Spring Onions have run through my life recently. It all started with an obsession with some spring onion noodles that Aunty Lee Leng drove me 45 minutes across town in Singapore (and if you know Singapore, that’s the other side of the country!) to eat. She took me to some dingy basement in some nondescript office block, and we ate in a wholly unpromising Shanghainese restaurant - and the spring onion noodles were amazing. They were quite plain - no meat, a simple sauce, and this incredible spring onion taste. My Aunty Lee Leng is a real foodie and a great chef. She and I dissected all the foods we ate (I made notes in my food notebook!) and discussed the way to cook them. She’s tried to cook some of these dishes before with limited success. What she did tell me was the spring onion taste was in the oil, so I resolved to try and replicate it.
Imagine my delight when I returned to the UK and discovered that my local Chinese shop sold exactly the right kind of noodles. Now I just had to work out how to make the oil! I had identified the ingredients of the dressing, I was sure. I tried frying some spring onions in oil but didn’t get the same intensity of taste, so I decided I needed more, but didn‘t get round to it for a while.
Meanwhile I got myself an assistant. Shortly after I had my first supper club, I got an e-mail from someone looking for intern work in a supper club. I was in stitches! I’d only just started and already I was getting job applications! Reena was looking for experience in Supper Clubs because she’s writing her masters thesis on them - she’s studying at the Institute of Gastronomic Sciences (yes, there is such a place!!) in Italy. I was more than happy for the help - surprisingly I was one of the only ones that opened their doors to her. So for the last 2 supper clubs (and a cooking for the homeless session), Reena has been helping me out. 13 years younger than me, I tease her and call her Spring Onion. Little was I to know how spring onions would take over my life for a week.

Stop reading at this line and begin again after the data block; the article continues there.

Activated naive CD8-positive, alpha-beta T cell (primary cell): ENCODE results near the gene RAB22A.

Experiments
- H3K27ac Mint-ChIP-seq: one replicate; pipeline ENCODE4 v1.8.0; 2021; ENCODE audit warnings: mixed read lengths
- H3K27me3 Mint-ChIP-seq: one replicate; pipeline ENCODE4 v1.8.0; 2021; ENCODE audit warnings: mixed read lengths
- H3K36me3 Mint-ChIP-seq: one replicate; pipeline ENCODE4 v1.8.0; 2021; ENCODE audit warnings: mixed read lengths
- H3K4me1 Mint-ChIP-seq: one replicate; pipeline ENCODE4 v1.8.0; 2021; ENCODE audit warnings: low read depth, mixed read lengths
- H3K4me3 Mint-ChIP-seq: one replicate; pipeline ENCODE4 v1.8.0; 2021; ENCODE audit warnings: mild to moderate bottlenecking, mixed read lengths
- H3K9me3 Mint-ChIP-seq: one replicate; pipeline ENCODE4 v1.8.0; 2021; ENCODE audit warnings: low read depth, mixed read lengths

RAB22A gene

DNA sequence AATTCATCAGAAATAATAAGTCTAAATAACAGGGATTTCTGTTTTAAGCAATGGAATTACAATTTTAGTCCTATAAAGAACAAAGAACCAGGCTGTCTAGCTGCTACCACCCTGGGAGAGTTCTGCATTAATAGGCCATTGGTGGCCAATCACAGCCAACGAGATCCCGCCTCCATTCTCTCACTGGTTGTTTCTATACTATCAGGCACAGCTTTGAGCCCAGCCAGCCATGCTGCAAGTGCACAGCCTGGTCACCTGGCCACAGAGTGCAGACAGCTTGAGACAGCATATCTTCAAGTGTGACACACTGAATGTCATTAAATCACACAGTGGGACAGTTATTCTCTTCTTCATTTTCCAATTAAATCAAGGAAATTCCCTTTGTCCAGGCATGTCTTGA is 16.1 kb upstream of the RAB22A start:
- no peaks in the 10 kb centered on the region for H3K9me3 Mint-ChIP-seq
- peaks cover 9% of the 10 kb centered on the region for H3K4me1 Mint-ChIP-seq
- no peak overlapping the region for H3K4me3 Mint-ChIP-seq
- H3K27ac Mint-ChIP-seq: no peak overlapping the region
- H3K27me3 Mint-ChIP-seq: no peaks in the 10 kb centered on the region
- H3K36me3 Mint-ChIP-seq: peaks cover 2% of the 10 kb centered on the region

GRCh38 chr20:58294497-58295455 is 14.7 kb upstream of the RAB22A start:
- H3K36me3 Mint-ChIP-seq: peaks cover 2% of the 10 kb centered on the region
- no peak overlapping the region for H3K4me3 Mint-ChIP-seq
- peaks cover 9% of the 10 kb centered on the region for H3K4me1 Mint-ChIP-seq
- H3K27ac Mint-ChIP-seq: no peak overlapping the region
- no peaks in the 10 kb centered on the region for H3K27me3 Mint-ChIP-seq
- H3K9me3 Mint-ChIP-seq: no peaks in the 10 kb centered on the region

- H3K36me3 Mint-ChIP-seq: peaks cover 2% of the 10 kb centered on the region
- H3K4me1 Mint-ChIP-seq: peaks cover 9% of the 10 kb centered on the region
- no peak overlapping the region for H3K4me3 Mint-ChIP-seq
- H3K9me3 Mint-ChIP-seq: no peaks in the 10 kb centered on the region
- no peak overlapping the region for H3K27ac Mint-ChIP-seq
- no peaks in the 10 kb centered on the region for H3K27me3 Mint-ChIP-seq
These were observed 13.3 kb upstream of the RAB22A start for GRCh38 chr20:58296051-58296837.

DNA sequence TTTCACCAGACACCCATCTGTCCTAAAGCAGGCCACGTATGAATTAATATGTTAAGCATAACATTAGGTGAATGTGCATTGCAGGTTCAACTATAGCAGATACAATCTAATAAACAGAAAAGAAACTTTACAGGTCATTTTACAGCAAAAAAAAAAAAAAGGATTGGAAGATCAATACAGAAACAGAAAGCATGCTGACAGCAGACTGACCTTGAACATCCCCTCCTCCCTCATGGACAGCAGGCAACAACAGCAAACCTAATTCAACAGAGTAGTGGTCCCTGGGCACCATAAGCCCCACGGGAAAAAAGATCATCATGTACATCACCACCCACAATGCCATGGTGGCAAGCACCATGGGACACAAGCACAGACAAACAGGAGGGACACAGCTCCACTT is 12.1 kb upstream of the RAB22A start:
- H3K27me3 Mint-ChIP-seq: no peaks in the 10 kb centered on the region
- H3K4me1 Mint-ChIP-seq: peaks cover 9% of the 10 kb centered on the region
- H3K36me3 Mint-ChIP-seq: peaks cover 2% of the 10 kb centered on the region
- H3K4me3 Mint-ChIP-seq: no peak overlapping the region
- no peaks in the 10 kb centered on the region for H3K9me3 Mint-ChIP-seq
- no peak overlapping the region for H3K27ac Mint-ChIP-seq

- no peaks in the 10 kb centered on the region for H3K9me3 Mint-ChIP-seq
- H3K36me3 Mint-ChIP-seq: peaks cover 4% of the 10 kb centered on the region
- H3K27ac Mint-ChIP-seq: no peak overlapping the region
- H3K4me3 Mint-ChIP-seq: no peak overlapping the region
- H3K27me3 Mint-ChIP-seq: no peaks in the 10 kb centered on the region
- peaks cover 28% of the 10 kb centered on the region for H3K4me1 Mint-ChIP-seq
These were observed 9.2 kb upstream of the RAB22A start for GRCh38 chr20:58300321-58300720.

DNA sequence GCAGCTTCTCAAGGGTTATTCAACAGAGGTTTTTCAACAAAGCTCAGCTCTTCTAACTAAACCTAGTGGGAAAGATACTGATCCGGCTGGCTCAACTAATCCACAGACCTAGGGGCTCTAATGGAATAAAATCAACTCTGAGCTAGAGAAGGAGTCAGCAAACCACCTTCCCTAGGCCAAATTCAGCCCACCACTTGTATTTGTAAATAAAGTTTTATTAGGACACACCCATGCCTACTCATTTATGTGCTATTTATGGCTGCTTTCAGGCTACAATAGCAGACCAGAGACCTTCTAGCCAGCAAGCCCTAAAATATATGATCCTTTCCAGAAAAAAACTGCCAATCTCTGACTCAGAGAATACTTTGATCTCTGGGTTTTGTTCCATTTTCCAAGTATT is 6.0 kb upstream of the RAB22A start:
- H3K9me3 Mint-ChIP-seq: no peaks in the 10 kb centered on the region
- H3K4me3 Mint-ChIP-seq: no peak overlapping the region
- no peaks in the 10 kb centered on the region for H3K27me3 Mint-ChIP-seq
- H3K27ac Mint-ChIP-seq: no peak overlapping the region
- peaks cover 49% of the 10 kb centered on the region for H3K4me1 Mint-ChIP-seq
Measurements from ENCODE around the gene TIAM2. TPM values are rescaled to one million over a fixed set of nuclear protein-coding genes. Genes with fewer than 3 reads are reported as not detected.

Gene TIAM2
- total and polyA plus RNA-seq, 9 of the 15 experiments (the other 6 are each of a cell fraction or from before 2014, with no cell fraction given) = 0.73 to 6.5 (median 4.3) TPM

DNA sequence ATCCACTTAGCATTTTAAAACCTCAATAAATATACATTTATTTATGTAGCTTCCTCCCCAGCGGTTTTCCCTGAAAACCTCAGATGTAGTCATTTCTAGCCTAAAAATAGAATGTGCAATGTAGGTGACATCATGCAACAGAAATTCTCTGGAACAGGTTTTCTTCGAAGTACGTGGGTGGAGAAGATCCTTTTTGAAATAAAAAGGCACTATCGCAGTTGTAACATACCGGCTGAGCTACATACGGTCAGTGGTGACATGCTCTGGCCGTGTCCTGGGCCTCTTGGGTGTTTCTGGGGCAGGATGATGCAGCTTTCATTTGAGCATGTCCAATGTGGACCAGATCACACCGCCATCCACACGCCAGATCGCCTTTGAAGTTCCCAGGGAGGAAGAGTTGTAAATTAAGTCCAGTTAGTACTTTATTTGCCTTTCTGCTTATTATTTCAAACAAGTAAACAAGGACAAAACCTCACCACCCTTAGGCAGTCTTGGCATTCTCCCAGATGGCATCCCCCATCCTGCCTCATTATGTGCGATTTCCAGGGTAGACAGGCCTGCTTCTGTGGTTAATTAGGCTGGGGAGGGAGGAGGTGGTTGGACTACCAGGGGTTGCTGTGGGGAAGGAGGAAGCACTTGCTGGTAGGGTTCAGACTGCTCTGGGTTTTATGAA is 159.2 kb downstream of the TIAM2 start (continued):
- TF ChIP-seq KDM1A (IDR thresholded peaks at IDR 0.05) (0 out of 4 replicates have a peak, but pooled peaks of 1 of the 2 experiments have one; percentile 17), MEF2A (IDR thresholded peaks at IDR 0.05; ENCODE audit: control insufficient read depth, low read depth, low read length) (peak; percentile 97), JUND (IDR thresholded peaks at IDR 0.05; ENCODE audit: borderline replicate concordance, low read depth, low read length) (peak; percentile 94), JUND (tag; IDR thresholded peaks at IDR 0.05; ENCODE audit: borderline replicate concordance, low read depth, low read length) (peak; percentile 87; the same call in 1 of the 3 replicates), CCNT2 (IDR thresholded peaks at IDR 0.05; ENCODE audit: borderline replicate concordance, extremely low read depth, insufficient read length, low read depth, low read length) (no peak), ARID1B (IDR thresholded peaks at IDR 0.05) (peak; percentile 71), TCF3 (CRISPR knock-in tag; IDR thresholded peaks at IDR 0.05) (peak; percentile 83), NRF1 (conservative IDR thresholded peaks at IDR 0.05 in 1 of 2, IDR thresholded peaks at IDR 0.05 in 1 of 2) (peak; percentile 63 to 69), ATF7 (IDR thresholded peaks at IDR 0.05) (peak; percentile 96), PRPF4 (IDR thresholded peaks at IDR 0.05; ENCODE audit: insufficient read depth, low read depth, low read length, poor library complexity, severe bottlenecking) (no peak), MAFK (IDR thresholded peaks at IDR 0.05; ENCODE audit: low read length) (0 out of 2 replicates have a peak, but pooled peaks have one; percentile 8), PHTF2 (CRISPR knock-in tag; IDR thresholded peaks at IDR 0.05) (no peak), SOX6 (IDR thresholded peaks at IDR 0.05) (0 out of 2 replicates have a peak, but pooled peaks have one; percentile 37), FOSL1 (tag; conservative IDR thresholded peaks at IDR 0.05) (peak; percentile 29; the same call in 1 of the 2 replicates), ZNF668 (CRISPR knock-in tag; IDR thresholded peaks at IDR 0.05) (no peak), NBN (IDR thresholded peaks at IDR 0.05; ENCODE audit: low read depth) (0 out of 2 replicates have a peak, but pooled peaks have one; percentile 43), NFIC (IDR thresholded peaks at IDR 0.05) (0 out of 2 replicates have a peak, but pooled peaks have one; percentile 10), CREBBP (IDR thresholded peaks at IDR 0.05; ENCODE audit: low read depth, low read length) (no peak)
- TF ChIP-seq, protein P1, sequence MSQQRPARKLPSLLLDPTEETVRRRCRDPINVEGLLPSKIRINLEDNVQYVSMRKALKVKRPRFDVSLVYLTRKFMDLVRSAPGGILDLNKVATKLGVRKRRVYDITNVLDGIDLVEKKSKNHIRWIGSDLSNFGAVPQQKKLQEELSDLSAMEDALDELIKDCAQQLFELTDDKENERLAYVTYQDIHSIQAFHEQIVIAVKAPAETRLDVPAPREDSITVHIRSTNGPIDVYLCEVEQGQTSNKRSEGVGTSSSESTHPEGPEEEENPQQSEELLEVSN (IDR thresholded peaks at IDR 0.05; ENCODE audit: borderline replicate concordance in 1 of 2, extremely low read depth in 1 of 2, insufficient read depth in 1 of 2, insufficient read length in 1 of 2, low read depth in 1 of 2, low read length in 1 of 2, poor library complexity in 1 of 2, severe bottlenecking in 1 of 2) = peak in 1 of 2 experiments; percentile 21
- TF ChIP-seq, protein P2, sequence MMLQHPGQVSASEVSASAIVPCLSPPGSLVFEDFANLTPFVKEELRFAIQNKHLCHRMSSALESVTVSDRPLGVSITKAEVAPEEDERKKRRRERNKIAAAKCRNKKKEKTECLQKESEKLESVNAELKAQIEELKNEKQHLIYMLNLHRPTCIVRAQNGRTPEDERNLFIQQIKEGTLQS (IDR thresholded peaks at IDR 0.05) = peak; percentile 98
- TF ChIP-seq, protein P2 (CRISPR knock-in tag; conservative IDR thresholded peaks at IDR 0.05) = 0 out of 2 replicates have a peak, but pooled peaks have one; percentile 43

One day before my Chinese New Year supper club, I was in the market, and spotted someone selling boxes of spring onions for £1.50. Normally you get about 3-4 bunches for £1, so I thought there might be around 8 bunches in the box. That would do nicely for another spring onion noodle test. I needed to do some kind of noodle for my Chinese New Year dinner - very traditional. Great timing. However, when I got it home I realised how tightly packed they were - there were around 20 big bunches! Arrgh. What to do with so many spring onions?
Thus my Chinese New Year supper club developed another, secret, motive. How to use up the spring onions. I had so many that if you imagined that you were putting them on a plate to eat just them as a main meal, I could have fed 4-6 people! On the phone to Reena, I moaned about being sick of chopping spring onions. I never wanted to see another spring onion again (she hoped that might make me drop her nickname). I snuck them in everywhere. I had a (successful) 2nd test of the spring onion noodles. That used up almost half (luckily the oil can keep!). The vegetable dish was chosen because of its high spring onion content. Ma Po Tofu can swallow a whole lot of spring onions. Luckily it’s one of my sister’s favourite dishes, and she was coming. Guo Tie fillings, garnishes for steamed fish and everything else… almost the only place I couldn’t get them in was the dessert!
I think you could call the Chinese New Year supper club a success. I was full to capacity, fed everyone too much as you should do on Chinese New Year, and I think they all enjoyed it, especially the spring onion noodles. My rice actually cooked OK and in the right quantities (finally worked that one out! - I didn't use the rice cooker!), and, most importantly, I have only 2 spring onions left. J